Rehab Facility at Bradley Beach Oceanfront Evicted


coaster-news-200-newBy PETE WALTON

A controversial rehabilitation facility has been evicted from the Bradley Beach oceanfront.

The owner of 811 Ocean Ave. is seeking to sell the building, Mayor Gary Engelstad announced at this week’s Borough Council meeting.

“The tenant has been evicted, they’ve moved out, and with the actions we’ve taken, something like this will not happen again,” the mayor said.

Engelstad thanked neighbors of the former Tranquil and Quest operation for bringing to the council’s attention the quality of life problems caused by the facility.

The mayor praised municipal attorney Michael R. DuPont for his work on behalf of the borough as it dealt with the situation. DuPont was unable to attend this week’s meeting.

Bradley Beach had been engaged in a legal battle with the landlord and the rehab operators since they first announced plans to lease the beachfront condominiums as housing for clients who were transported elsewhere for substance abuse treatment.

Tranquil and Quest leased the four condominium units from Simone Realty Inc. Engelstad was a member of the borough Planning Board which approved owner John Simone’s application to build the condos as residential units.

The townhomes went unsold for a considerable period of time before Simone took what the mayor called “a shocking step of leasing the property to a provider of rehab services.”

“The concept that beachfront property could be used for this type of purpose was incredibly foreign to us,” Engelstad said previously. “The town had a history of issues emanating from pre-existing halfway or Oxford-style homes and we were determined to fight allowing another one.”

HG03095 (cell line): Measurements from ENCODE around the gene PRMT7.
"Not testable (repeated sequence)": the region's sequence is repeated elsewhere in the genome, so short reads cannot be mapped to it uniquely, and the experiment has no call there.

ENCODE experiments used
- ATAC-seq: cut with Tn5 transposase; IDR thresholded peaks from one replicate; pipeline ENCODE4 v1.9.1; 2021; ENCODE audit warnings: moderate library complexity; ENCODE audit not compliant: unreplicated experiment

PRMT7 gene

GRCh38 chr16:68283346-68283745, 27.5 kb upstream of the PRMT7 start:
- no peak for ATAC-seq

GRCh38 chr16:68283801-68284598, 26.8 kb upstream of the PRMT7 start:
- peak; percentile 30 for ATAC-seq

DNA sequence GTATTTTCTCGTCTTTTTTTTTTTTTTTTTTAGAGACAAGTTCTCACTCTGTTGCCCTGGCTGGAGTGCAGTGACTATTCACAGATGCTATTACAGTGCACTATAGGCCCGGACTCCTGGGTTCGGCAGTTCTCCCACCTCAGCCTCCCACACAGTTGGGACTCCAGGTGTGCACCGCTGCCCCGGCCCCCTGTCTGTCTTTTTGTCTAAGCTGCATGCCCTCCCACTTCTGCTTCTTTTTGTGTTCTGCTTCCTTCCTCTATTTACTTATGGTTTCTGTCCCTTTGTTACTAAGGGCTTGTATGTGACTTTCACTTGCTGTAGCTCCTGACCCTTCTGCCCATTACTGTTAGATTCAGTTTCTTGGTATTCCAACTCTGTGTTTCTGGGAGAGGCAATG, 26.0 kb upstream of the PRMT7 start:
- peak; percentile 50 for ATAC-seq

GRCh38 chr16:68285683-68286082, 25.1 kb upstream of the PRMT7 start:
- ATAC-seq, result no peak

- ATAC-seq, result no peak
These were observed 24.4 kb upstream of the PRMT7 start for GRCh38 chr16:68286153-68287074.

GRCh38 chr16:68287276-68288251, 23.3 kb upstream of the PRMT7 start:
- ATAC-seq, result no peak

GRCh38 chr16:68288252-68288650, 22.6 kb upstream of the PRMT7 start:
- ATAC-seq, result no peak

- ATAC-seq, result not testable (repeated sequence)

When the borough tried to deny a license for the rehab operation, Simone sued the town under the Fair Housing Act.

In January 2015, state Superior Court Judge Katie A. Gummer decided that the use was permitted under borough ordinances and ordered Bradley Beach to grant a group rental license and a use permit. Engelstad said the prospect of millions of taxpayer dollars in legal fees for a fight the borough was likely to lose prompted the council not to appeal the decision.

Gummer appointed retired Ocean County Assignment Judge Eugene Serpentelli to mediate the dispute between the borough and Simone, and retained jurisdiction over the matter. The rehab operators agreed to certain conditions, which the borough continued to monitor.

Tranquil and Quest claimed to offer “the first beachfront sober living option in New Jersey,” with “luxurious and modern recovery services for those struggling with addiction to drugs and alcohol.”

“These four oceanfront condos combine high-end accommodations and modern healing and wellness programs to create an atmosphere of support, relaxation and recovery,” according to a description on the rehab’s web site.

In July of 2016, residents jammed the council chamber to detail ongoing problems with the facility. Engelstad said at the time that homeowners, especially in a beachfront setting, expect that they will have “like-minded neighbors, neighbors who are similarly invested and dedicated to your block and town.”

“You do not expect drug and alcohol recovery patients who are changing on a regular basis, you do not expect cigarette litter on the sidewalk, you do not expect passenger vans blocking your sidewalk and you do not expect private security guards standing outside a residential property,” Engelstad said at the 2016 meeting, which he described this week as the low point of his tenure as mayor.

DuPont relayed the comments from neighbors to Serpentelli and Tranquil and Quest officials, but the complaints continued.

In June of last year, DuPont reported that the rehab operators intended to move their facility out of Bradley Beach. DuPont said Tranquil and Quest told Serpentelli that the Ocean Avenue townhouses had been operating at 50 percent capacity. The attorney said discussions between the parties were continuing and that he anticipated a resolution.

As this week’s council meeting wound down, a borough employee handed Engelstad a piece of paper informing him that the eviction of the rehab could be made public.

The audience applauded after the mayor made the announcement.

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